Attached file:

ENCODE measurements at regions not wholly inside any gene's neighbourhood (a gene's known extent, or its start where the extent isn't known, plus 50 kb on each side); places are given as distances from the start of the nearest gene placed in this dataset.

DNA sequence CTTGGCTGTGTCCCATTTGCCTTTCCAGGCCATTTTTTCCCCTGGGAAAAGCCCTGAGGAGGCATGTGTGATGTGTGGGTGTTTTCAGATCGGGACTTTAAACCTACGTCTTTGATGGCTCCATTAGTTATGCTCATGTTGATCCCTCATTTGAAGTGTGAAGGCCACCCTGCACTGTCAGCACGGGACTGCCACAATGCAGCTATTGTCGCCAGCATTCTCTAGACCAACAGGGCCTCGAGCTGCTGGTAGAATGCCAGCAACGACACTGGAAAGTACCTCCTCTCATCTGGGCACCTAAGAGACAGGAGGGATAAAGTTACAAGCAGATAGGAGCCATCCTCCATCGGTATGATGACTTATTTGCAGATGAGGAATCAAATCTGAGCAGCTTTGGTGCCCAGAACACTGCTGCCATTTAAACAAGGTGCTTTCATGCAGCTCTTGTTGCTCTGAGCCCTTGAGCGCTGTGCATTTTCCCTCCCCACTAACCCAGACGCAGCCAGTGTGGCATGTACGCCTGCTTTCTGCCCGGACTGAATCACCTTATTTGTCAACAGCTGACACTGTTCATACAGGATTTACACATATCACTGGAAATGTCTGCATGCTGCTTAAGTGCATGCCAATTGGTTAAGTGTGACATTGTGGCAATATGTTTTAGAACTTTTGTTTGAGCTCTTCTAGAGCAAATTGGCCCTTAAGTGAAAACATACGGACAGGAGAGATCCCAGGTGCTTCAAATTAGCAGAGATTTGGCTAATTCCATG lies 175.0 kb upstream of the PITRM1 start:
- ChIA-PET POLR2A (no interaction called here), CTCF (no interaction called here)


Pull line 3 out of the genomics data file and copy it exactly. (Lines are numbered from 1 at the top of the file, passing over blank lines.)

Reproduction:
- ChIA-PET POLR2A (no interaction called here), CTCF (no interaction called here)